London Photo Festival & London Photo Gallery

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The London Photo Gallery is proud to…

announce that we are a sponsor of the Art Gemini Prize. More details to follow!


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The psychology of the portrait picture

‘Make me look like a super model!’

I provided Ingrid with an impossible task when I bravely volunteered myself for her portrait of the month project back in April. I am far more comfortable behind the camera than I am in front of it and when I was having my photograph taken by Ingrid, we tried to examine this in more detail.

Ingrid’s project has thrown up more than just thinking about the technical aspects of taking people’s portrait photographs – she has also had to think about human emotions, skin tone, location and how the subject feels about themselves.

Some people are naturally more photogenic and relaxed in front of the camera than others, but one thing that Ingrid has learnt to do is make the subject feel relaxed and she does this in one sentence: ‘pretend I am not here’ and it works!

Perhaps also as photographers, we are concentrating on the camera of the person who is taking the photograph and by this I mean: ‘why are they using the flash outdoors?’ or ‘that’s a nice camera, I want one of those’!. We are trying to analyze the nuances of the situation instead of just enjoying the moment.

Read Ingrid’s blog post:

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News from Cafe Art

We are delighted to be a supporter of this project – one of last year’s finalists exhibited at the Festival in May and sold both her images and I have been invited to judge the finalists for this year’s calendar.

Cafe Art’s Press Release:

We wanted to let you know that this year’s photo contest is being held today so keep an eye out for it in social media over the next few days!

As you know, this is where the images for the exhibition and calendar will come from. Over the past few weeks we have held participatory workshops with art groups all over London and today more than 100 people affected by homelessness will be given disposable cameras and asked to take photos of London at St Paul’s Cathedral.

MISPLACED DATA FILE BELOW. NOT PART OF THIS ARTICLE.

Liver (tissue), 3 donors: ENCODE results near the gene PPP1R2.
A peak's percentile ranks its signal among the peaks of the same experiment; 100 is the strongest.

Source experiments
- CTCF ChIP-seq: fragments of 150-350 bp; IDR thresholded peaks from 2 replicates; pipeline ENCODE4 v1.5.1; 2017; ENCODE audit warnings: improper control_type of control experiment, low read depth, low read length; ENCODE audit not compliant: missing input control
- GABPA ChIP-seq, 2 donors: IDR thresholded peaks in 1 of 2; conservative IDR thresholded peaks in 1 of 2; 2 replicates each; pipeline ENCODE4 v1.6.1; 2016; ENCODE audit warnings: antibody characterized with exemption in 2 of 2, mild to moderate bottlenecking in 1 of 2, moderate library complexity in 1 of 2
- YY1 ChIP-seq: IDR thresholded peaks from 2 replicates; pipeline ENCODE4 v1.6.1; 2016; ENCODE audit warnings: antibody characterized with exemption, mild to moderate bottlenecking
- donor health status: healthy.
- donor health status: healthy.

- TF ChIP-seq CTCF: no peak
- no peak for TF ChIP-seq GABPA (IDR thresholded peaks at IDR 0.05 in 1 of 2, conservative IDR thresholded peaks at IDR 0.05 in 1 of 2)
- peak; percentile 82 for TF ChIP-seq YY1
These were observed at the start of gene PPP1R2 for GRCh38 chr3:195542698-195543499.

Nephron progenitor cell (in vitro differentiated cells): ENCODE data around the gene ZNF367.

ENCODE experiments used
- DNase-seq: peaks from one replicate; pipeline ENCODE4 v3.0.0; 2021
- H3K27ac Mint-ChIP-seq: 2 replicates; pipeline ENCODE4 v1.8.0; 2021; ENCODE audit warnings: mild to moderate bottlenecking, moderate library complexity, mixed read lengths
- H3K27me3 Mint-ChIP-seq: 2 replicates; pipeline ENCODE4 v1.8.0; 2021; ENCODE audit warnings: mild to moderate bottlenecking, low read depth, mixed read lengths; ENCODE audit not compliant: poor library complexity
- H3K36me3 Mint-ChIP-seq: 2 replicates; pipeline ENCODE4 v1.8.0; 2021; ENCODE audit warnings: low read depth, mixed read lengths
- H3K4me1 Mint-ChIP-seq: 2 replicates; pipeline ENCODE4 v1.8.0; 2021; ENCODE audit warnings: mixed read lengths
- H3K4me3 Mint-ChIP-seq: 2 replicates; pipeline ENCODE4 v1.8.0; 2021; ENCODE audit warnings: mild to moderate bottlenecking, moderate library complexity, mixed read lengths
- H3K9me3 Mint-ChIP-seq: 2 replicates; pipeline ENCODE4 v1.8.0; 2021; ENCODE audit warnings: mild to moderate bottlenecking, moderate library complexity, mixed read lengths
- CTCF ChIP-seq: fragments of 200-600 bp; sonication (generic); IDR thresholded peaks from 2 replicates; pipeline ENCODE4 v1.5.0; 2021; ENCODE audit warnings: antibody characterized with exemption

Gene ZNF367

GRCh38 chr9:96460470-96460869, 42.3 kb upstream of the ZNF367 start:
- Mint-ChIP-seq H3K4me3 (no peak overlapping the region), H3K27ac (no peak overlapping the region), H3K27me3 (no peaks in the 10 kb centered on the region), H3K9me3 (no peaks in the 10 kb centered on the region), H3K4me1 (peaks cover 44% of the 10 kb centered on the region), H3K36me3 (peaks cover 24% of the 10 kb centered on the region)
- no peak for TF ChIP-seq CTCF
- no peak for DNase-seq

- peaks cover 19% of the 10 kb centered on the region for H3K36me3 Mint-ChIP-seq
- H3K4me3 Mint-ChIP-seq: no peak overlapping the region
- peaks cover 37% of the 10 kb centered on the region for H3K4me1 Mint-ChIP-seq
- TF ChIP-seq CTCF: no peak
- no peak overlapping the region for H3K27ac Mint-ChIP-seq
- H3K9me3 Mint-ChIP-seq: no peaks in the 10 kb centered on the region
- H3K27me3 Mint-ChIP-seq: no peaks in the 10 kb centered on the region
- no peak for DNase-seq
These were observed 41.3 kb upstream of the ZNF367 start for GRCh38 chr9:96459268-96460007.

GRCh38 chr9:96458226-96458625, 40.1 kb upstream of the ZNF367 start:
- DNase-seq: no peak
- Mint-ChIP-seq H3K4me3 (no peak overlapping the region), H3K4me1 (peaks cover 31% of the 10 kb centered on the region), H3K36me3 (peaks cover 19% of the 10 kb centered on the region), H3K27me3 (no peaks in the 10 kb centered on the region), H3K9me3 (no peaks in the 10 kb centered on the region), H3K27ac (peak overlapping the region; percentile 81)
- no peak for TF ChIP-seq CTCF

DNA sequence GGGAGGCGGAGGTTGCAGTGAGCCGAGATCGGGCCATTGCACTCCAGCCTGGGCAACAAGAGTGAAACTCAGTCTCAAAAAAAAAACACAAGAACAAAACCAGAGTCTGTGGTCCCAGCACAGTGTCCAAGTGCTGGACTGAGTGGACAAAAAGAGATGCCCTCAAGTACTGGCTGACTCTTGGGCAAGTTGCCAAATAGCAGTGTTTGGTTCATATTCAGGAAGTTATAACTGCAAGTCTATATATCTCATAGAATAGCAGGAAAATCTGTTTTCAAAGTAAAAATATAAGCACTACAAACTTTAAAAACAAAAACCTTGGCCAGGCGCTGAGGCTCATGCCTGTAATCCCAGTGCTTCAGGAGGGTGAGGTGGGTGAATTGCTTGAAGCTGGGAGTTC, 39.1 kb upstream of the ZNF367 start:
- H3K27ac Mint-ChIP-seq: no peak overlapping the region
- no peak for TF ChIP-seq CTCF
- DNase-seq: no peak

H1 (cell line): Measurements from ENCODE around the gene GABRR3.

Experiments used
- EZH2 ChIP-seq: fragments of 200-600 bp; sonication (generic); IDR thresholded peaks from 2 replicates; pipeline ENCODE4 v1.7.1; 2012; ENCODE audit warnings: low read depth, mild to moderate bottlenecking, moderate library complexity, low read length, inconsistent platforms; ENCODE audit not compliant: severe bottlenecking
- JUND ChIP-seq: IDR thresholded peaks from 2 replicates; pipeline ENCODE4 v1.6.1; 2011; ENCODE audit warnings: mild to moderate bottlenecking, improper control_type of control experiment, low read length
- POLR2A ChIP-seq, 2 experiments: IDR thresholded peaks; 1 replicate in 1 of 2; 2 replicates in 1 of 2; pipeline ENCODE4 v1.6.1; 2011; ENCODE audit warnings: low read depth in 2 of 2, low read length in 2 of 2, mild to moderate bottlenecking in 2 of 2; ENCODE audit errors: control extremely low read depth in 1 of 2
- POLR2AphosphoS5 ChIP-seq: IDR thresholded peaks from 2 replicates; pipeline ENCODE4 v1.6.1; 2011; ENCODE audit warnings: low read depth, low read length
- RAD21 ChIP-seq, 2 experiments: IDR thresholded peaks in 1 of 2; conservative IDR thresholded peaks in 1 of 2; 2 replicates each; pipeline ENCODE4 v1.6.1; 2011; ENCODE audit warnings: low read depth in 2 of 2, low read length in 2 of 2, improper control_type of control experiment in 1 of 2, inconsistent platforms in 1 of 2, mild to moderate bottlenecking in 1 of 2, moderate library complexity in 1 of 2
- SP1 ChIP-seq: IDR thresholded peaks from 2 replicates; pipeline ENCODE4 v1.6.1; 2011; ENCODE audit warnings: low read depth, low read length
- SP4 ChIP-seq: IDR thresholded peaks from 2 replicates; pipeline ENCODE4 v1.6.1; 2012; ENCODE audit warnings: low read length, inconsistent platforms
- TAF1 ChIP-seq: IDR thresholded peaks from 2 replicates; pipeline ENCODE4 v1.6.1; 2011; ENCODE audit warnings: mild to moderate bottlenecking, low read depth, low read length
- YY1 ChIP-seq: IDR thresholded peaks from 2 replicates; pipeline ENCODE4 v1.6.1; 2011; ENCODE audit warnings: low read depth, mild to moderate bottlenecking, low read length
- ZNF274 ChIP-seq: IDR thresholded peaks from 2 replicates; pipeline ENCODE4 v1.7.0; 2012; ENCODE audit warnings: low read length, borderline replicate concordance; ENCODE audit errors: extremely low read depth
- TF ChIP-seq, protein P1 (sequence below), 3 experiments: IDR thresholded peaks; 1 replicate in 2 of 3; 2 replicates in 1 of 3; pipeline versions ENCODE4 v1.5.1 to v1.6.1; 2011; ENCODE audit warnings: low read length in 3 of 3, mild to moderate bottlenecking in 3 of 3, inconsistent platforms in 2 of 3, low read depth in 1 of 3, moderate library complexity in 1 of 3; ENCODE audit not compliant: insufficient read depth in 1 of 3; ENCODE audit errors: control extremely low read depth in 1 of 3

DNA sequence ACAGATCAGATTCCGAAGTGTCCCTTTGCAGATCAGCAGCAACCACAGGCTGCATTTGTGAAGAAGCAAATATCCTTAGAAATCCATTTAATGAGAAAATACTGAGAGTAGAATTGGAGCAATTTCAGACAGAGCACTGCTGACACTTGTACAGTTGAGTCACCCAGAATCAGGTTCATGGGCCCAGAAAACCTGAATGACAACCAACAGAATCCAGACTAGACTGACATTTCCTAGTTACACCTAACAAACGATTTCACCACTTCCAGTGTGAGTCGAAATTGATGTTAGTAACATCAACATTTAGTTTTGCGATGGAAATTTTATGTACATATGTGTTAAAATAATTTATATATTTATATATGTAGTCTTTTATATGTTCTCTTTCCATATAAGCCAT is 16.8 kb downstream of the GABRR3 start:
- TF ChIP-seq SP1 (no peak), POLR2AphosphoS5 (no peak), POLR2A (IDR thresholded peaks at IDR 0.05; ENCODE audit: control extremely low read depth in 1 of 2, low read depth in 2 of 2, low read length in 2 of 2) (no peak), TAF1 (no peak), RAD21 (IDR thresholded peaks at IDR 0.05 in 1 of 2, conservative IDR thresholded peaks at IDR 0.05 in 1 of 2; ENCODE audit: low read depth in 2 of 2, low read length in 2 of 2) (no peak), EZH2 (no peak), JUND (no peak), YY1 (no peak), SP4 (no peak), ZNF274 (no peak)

With the Royal Photographic Society (RPS) the contest is for people who are sleeping rough or have been recently homeless. The goal is to build self-esteem and confidence and the photographs will result in a calendar which will be sold in markets like the Big Issue later this year.

The cameras were donated by FujiFilm UK.

Dr Michael Pritchard FRPS, Director-General of The Royal Photographic Society, said ‘The Society is pleased to lend its support to Café Art which has had such a positive impact in supporting and working with homeless people. It is well known that art and photography can help raise an individual’s confidence and sense of worth which can be as important as more tangible benefits. This competition will contribute to that as well as raising awareness of the problem of homelessness.’

Last year the calendar sold out after selling in Spitalfields Market, St James’s Piccadilly and Camden Lock Market giving homeless people work experience and an income. It earned almost £30,000 which was split between the photographers, calendar vendors and art groups.

This year the print-run will be doubled and more markets will be hosting a table to sell the calendar.

The homeless photographers come from more than 12 London homelessness organisations including Crisis, St Mungo’s Broadway, 240 Project, The Connection at St Martins-in-the-fields and Providence Row.

The project is a self-sustaining social enterprise which pays for itself and earns money for people affected by homelessness with their own efforts.

After the cameras are handed out several of the participants may go and take photos with members of the RPS, though they have five days to take all 27 shots.

We will have winning photographs from last year’s contest at the event who can talk about their experience. Like last year, the contest will end up producing an employment-generating calendar and will be launched at a week-long exhibition at Spitalfields Market from 13-19 October.

Media coverage of the final results from last year’s contest: